How to set priorities in an action plan


After a survey, a brainstorming session or a discussion it is often true that you end up with a long list of actions that should be put into an action plan. With many actions, a small number of people available to execute on those actions while also doing their normal day jobs and possibly low funds available for some of the actions this could seem overwhelming.  At such a time it becomes really important that you are somehow able to prioritize the list of actions to focus your limited resources and funds on the most important actions. But which ones are more important than the others?

The Priority Setting resource I am sharing with you contains a section where you can enter all of the actions you have in the text column – simply replace the example statements I have there with your own actions. The next column is called Ease of Implementation. Consider how many people you would need to dedicate to an implementation, how long will it take? How much do you need to spend/invest in order to implement this action? If it will take a lot of people working intensively and it may cost a lot to invest – for example in buying expensive licences to a software package/system – then you should score that action closer to a 1 for this column. The harder it is to implement the lower the score should be. Your scores in this column should be between 1 and 5.

Priority Setting resource link.

The next column is called Impact Potential. This column requires a score for each action item in terms of how much will it improve your business or move you closer to achieving your strategies and business goals if you had this action completed? If the impact will be low then your score should be closer to 1. Low would mean that employees and customers would barely notice the difference after implementation. It could also mean you would not gain much strategic advantage, market share improvements, long-term positioning, synergies, major cost savings or any other business impact that would be noticeable. The scores in this column should be between 1 and 5.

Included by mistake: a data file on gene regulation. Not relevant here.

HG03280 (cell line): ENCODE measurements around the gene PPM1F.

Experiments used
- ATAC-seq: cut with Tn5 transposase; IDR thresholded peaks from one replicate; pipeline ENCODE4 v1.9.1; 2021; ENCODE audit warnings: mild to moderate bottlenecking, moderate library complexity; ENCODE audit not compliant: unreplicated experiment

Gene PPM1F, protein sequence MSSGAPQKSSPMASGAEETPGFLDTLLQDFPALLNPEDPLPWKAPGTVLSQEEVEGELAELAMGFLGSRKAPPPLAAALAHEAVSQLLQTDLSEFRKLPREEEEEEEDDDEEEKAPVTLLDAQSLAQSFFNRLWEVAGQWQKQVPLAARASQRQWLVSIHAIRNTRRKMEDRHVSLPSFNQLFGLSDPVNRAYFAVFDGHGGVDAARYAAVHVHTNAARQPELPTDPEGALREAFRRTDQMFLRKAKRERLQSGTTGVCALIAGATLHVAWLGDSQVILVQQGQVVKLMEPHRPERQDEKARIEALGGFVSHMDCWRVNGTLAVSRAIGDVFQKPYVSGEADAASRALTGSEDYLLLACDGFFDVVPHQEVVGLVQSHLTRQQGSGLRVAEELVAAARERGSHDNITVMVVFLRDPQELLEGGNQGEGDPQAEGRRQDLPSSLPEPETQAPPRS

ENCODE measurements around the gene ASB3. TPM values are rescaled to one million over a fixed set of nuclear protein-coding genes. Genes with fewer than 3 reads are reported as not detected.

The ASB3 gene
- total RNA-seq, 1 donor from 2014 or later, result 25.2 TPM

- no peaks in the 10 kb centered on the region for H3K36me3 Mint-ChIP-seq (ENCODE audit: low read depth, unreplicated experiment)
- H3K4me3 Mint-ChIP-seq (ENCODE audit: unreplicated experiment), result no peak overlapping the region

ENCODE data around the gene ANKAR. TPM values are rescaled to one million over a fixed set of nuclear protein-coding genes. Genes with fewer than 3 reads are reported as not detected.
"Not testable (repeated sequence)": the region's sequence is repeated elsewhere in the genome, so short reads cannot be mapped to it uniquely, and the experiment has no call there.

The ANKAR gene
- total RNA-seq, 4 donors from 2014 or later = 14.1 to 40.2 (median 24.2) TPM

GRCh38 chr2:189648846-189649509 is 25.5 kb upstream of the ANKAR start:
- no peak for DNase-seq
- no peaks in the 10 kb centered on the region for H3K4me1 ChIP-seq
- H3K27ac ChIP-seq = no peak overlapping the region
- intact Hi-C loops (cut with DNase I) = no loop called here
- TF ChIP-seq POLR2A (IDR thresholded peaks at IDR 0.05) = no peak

The graph with dots will be generated automatically on the electronic worksheet after you have put in your actions and the scores as indicated. The numbers appearing next to the dots are the numbers that correlate with your list of actions. Use the graphic below that to interpret your score results and understand which actions you should prioritize over overs.

prioritising actions legend

If your dots appear in one of the yellow sections, you have some questions to ponder. If you can solve the question in each case you may be able to move that particular action into a different “zone” by changing the score. This means you are able to for example make it easier to implement by solving an issue which made it particularly difficult to implement. Or it could mean you realize the business impact is bigger than you previously realized because the company could gain a competitive edge if you implemented that particular action.  Your final action plan for immediate focus areas should contain those actions which finally end up in the green zone on the legend.

Be sure to communicate the reasoning behind your high priority actions to the key stakeholders in the outcomes of the action plan. They may have additional insights to share which could further cause you to change the scoring of actions.

You can use the Action Plan posted here to capture the actions that you will implement, monitor status of and report on regularly.

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